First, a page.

1. Wow, its as if I’m listening to myself put all my intuitive thoughts about this matter & post it on your blog….who are you & where do you come from?? Do we share the same solar system of birth and genetic composition??? 💋 I really enjoyed your thoughts on “late blooming”!

    Liked by 1 person

  2. “Life’s splendor forever lies in wait about each one of us in all its fullness, but veiled from view, deep down, invisible, far off. It is there, though, not hostile, not reluctant, not deaf. If you summon it by the right word, by its right name, it will come.”

    ― Franz Kafka, Diaries.

    Liked by 1 person

  3. I’ve already said this to you somewhere else in answer to a comment of yours, but I realise this is a better place for it to be: I deeply sympathize with your words in this post. I really enjoyed it! Thank you 🙂

    Liked by 1 person

  4. I’m only 23 but I feel this. The people I knew in college and high school are getting married, having kids, starting careers – being people. I live with my parents, and though I have a degree, my job isn’t in a field I want to work in, let alone that I want to do for the rest of my life. The world conditions us to pick a career when we’re in high school, especially in America, and we’re supposed to stick with it, make money, and contribute to the capitalist machine, be predictable and on a set path… but I guess not all of us are cut out for that.

    Liked by 2 people

    • Oh, I agree. I felt similarly in my 20s. And you are right, when you’re conditioned to be part of the machine, there’s little, if any, room for individuality and growth. I suspect more of us feel this way than ever let on. And probably have for a long time. So it always strikes me as absurd that our systems and institutions continue on as they are. Thank you for reading!

      Liked by 1 person

  5. There is so much here to think about. I relate to all of it. What comes to mind is that for me, when I was in my early thirties, and then again in my early and mid forties, I realized that having experiences in what I was passionate about (in my thirties, discovering my own inner life, and my favorite authors and subjects; and in my forties, discovering that for me writing was all about having an experience during the act of writing) was everything (bueno, not everything, but close to it). I look forward to receiving Seven Road & Other Poems!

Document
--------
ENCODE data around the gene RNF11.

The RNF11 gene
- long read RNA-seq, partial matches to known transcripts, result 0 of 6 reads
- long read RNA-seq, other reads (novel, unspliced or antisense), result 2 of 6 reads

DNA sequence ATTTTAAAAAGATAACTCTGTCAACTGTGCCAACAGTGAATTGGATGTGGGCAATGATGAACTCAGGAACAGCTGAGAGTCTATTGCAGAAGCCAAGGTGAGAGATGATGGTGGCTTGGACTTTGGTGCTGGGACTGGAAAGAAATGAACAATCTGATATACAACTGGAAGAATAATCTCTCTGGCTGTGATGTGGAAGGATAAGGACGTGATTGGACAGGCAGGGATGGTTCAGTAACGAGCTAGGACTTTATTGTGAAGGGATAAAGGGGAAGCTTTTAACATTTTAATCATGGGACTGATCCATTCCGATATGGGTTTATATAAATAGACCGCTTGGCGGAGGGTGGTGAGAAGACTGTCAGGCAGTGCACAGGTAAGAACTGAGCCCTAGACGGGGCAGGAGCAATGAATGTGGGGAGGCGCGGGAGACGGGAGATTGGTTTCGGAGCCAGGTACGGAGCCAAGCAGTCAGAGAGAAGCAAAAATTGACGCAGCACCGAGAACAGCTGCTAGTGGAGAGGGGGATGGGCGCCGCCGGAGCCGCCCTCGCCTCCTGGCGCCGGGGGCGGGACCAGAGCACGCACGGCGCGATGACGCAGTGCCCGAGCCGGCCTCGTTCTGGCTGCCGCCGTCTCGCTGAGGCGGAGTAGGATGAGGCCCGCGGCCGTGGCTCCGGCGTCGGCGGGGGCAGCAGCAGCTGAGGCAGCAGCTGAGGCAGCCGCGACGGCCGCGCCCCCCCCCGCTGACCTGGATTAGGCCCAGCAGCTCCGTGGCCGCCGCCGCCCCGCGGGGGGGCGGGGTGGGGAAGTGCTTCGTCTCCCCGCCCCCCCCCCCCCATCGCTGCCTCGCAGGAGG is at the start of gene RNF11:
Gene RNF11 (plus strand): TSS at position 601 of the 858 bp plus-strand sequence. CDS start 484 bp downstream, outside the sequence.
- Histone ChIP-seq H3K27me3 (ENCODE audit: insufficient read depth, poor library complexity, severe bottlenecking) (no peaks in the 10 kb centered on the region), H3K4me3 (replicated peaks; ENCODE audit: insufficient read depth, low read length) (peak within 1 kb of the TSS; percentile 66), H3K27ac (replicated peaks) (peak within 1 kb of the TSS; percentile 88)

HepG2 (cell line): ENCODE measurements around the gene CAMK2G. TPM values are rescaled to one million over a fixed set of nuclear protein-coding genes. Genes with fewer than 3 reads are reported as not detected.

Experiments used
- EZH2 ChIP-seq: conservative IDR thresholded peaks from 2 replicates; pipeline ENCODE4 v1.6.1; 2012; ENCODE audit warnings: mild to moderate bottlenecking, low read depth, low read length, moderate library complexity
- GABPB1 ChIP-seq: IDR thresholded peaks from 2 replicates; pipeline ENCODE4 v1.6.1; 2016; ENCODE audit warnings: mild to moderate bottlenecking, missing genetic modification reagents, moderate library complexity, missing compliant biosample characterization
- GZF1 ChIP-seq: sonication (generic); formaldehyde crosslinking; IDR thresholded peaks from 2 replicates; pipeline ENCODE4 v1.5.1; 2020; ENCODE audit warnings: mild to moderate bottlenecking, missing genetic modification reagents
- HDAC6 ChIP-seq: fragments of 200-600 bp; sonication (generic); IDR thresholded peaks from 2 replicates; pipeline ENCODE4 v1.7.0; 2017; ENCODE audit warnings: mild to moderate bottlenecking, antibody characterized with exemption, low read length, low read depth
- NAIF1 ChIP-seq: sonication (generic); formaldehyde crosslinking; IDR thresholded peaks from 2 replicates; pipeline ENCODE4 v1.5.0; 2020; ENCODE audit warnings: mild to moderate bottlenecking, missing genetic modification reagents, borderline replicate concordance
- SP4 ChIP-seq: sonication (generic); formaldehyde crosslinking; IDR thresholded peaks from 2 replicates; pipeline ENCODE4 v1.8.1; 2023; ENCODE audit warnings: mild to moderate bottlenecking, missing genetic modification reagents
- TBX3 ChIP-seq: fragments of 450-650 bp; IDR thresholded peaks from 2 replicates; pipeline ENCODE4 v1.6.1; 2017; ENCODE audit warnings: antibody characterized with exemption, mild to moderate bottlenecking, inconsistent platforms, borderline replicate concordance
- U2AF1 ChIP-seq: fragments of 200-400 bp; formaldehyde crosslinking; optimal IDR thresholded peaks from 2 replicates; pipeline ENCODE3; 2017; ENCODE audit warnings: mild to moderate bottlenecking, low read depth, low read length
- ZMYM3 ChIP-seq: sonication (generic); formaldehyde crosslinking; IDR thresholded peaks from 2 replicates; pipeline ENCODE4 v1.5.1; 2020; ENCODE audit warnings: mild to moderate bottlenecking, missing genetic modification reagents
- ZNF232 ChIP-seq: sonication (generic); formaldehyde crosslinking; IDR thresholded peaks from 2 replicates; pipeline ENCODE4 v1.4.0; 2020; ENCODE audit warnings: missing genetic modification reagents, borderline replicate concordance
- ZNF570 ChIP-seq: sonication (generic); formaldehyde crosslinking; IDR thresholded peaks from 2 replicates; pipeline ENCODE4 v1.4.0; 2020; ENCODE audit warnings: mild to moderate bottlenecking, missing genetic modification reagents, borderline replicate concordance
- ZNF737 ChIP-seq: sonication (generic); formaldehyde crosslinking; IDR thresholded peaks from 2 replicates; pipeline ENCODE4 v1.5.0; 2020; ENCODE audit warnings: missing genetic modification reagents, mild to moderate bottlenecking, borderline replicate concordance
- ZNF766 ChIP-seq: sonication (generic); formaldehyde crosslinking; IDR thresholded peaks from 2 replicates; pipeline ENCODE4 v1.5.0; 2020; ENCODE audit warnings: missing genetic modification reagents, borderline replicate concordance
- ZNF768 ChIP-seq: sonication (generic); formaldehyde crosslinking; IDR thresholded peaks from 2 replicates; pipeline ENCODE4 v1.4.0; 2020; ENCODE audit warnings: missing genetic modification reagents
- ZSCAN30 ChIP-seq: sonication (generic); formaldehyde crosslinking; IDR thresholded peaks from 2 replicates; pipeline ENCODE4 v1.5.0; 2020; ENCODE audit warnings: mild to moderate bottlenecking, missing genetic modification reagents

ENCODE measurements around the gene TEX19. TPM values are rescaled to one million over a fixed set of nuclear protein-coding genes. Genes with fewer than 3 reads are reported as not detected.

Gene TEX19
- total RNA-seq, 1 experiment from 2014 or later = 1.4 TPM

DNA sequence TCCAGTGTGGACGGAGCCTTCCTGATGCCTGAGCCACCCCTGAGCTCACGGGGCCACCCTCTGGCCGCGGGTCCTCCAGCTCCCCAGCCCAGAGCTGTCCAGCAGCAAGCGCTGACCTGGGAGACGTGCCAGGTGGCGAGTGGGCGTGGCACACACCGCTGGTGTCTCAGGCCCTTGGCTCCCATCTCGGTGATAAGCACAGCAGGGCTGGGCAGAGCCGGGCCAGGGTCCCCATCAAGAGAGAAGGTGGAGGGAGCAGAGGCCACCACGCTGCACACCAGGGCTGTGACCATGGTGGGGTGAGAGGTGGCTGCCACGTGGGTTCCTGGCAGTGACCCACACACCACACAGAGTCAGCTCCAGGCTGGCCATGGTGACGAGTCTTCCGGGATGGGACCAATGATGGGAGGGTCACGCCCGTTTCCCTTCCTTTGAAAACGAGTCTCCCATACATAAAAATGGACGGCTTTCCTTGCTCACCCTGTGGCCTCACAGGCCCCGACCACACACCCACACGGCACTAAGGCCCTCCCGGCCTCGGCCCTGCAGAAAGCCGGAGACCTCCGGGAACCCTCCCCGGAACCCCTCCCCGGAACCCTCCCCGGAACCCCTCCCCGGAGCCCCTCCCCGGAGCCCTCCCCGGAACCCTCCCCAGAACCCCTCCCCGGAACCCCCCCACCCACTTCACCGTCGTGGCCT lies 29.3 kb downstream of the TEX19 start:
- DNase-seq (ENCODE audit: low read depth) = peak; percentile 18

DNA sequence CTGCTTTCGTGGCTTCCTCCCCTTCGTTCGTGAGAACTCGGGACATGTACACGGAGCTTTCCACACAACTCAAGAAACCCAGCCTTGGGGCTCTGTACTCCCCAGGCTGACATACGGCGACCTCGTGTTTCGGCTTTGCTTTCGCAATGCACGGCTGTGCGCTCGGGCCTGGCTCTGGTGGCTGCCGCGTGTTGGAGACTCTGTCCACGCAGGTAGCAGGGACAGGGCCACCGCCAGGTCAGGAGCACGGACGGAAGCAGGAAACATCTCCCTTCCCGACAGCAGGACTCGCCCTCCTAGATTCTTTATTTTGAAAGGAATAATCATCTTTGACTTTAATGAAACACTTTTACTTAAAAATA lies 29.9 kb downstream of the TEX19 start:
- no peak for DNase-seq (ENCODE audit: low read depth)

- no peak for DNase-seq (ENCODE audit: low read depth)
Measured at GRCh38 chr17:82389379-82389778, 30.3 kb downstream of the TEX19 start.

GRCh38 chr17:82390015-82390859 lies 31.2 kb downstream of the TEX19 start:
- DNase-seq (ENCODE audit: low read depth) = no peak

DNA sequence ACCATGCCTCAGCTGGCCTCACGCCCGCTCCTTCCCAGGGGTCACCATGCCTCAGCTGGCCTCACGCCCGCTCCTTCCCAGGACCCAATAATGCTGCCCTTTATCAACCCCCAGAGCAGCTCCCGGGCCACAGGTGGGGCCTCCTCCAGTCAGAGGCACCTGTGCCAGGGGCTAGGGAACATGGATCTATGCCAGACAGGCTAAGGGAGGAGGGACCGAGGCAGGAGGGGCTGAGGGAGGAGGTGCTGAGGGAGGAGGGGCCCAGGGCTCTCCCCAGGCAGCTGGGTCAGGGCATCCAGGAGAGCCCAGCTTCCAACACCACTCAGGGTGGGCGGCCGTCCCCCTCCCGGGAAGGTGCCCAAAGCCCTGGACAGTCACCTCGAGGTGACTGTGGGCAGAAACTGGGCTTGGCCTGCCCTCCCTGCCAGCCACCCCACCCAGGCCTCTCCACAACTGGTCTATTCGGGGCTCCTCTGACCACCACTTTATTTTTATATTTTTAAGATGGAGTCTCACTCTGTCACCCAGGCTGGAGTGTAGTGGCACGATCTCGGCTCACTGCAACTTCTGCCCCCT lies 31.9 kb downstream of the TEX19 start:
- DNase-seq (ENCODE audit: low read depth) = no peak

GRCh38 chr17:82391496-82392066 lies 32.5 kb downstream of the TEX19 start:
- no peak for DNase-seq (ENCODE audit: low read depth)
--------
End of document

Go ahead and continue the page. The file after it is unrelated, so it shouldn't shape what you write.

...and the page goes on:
Liked by 1 person

    • Thank you for the comment and for ordering a copy of my book! 🙂 I will have it out to you very soon. My experience in my thirties, I think, is similar to yours. A process of going back to what interested me previously, rediscovering it all in a different way, through more mature eyes. And the creative work related to it is everything. Like my soul speaking right to me. I am glad you can relate to this post. I always sense your experiences in these matters are close to mine.

      Liked by 1 person

  6. At any point in ouir lives we can start anew or begin a new path. If that means people will label us as late bloomers, so be it. Who cares about stupid labels anyway.

    Wish you all the best. I hope you bloom like you have never bloomed before. Wish you endless success and happiness.

    Liked by 1 person

  7. So much I can identify with here! I used to feel so conflicted about, and to be honest somehow inferior, to those who sailed off to a career after university, got married, had kids, got good jobs – the sort of lifepath proud parents seem to brag about to anyone who will listen. It’s as if THEY had worked out what life should be about, while I was immature for thinking it could be anything else. So i’m one of those who didn’t figure out what ship I wanted to sail until my early to mid thirties – and those changes brought me back to the creative me that I’d suppressed in childhood because a creative life wasn’t considered sustainable. I knew I NEVER wanted to work in an office, but thought a science lab might do. I was wrong about that! I did an arts degree in later life and that was one of the best things I ever did, then on to a creative life, come what may. So I was a late bloomer. I like to think we late bloomers will never be disillusioned by life in the way THEY may become in retirement for example. There is no retirement for creative people and no end to being fascinated by this world, so that may be the pay off that balances the scales. A quality life that’s in line with one’s spirit. I could go on and on…but cheers for the post and very warm wishes! Bloom away!

    Liked by 2 people

    • Yep. everything you just said resonates with me. I used to feel inferior to them, too, until I realized that trying to emulate those folks who looked like they had it all figured out did nothing but torture me.

      And I think you’re right about late bloomers not having to face the same disillusionment/life crises as early bloomers. (I actually think we get ours out of the way first…including a lot of the powerful life lessons that come with.) I also think we learn to see life as a series of ebbs and flows, creative diversions, opportunities for growth and exploration, instead of being obsessed with material success and upward mobility.

      Thank you for the lovely feedback and for sharing your experiences. I also want to let you know that just today I received my copy of Lin Yutang’s The Importance of Living, and I cannot wait to start it. Take care! 🙂

      Liked by 2 people

  8. I received your book and I was thrilled by the fact that it came from so long —long journey across the ocean— and how beautiful it looks. It looks like a unique sample of a work. Original edition outside and inside. I know I am going to enjoy it. Thank you and congratulations!

    Liked by 1 person